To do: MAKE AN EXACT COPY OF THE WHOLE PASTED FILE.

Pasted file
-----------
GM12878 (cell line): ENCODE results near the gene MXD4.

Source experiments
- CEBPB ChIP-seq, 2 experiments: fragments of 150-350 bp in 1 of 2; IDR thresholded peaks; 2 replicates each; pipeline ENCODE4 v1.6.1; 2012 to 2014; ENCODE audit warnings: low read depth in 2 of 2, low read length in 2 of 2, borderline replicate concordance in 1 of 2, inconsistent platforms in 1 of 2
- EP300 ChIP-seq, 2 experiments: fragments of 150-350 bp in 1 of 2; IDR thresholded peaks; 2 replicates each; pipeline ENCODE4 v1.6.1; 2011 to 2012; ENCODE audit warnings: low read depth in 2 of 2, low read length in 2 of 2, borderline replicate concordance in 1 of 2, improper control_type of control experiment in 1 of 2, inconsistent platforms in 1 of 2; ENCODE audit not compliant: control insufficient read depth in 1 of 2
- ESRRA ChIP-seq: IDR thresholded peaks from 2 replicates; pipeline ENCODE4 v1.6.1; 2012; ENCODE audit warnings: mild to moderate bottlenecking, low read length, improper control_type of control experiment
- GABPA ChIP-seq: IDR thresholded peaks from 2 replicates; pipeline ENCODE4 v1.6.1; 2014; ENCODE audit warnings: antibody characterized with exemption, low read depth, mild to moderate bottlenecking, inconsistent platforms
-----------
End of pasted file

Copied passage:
GM12878 (cell line): ENCODE results near the gene MXD4.

Source experiments
- CEBPB ChIP-seq, 2 experiments: fragments of 150-350 bp in 1 of 2; IDR thresholded peaks; 2 replicates each; pipeline ENCODE4 v1.6.1; 2012 to 2014; ENCODE audit warnings: low read depth in 2 of 2, low read length in 2 of 2, borderline replicate concordance in 1 of 2, inconsistent platforms in 1 of 2
- EP300 ChIP-seq, 2 experiments: fragments of 150-350 bp in 1 of 2; IDR thresholded peaks; 2 replicates each; pipeline ENCODE4 v1.6.1; 2011 to 2012; ENCODE audit warnings: low read depth in 2 of 2, low read length in 2 of 2, borderline replicate concordance in 1 of 2, improper control_type of control experiment in 1 of 2, inconsistent platforms in 1 of 2; ENCODE audit not compliant: control insufficient read depth in 1 of 2
- ESRRA ChIP-seq: IDR thresholded peaks from 2 replicates; pipeline ENCODE4 v1.6.1; 2012; ENCODE audit warnings: mild to moderate bottlenecking, low read length, improper control_type of control experiment
- GABPA ChIP-seq: IDR thresholded peaks from 2 replicates; pipeline ENCODE4 v1.6.1; 2014; ENCODE audit warnings: antibody characterized with exemption, low read depth, mild to moderate bottlenecking, inconsistent platforms